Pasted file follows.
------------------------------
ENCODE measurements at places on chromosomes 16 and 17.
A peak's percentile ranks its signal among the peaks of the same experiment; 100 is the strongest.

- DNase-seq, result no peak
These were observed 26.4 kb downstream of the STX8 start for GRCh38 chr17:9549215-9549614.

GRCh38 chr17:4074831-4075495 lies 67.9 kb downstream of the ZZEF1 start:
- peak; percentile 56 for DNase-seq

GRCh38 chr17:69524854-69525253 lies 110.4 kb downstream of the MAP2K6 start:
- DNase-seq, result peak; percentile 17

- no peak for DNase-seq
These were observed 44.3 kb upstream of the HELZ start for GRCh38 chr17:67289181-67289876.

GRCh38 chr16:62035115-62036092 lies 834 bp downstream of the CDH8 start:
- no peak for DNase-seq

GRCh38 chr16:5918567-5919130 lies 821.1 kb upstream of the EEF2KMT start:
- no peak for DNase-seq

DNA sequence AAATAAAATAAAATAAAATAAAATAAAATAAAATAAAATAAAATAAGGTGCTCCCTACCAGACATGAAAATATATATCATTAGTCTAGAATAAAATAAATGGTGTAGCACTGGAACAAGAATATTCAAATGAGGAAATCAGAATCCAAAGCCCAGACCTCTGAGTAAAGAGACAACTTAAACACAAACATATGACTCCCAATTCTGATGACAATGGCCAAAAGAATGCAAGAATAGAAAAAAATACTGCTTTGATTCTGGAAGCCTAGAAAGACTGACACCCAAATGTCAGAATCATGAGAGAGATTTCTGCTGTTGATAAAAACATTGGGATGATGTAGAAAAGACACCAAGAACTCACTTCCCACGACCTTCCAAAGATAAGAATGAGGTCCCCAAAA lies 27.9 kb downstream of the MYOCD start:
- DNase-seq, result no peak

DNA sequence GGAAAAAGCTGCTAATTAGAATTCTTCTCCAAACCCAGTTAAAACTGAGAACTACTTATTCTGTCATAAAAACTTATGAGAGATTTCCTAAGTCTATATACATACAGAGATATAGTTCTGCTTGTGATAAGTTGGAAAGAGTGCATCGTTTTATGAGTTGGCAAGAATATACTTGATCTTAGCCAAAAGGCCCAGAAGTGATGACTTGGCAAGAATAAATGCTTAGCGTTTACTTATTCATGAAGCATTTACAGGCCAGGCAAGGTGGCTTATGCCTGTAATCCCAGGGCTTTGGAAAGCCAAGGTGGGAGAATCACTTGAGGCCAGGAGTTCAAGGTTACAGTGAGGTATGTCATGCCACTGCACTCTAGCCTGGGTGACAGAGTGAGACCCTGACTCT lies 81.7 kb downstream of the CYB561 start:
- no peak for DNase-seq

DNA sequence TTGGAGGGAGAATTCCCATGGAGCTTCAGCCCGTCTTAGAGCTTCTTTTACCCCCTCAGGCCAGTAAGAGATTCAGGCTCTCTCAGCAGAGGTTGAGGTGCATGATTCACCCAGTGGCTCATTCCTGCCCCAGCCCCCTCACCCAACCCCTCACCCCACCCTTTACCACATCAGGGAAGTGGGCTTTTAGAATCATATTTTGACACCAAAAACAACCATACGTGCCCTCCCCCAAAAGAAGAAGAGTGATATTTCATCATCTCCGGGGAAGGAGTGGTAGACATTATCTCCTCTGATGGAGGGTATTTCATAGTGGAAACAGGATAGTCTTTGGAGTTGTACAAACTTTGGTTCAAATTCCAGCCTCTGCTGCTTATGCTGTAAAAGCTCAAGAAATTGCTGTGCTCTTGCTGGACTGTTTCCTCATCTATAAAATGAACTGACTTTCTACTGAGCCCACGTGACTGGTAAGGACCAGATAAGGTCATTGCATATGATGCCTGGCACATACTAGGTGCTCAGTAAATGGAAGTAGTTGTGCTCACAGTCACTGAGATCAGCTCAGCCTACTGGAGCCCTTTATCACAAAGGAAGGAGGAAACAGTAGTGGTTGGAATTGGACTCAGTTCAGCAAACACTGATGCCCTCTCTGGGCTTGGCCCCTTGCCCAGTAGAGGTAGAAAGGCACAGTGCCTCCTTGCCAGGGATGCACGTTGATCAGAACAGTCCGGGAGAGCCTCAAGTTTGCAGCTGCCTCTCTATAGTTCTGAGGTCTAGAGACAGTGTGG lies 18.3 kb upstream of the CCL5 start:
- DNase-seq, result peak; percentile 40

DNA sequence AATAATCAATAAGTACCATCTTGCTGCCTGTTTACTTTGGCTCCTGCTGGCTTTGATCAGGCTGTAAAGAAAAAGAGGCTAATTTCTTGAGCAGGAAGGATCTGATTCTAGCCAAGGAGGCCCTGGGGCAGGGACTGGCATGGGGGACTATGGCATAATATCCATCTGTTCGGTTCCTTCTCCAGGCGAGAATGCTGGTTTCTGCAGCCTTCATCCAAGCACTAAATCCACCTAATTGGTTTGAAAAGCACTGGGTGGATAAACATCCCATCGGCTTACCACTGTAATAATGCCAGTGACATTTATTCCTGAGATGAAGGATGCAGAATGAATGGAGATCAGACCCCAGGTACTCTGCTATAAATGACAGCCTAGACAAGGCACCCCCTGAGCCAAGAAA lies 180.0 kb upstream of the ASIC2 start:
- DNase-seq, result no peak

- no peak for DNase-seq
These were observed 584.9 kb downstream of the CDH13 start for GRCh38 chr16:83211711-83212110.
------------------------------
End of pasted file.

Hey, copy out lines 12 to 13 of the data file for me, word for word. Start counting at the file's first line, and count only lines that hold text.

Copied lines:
- no peak for DNase-seq

GRCh38 chr16:5918567-5919130 lies 821.1 kb upstream of the EEF2KMT start: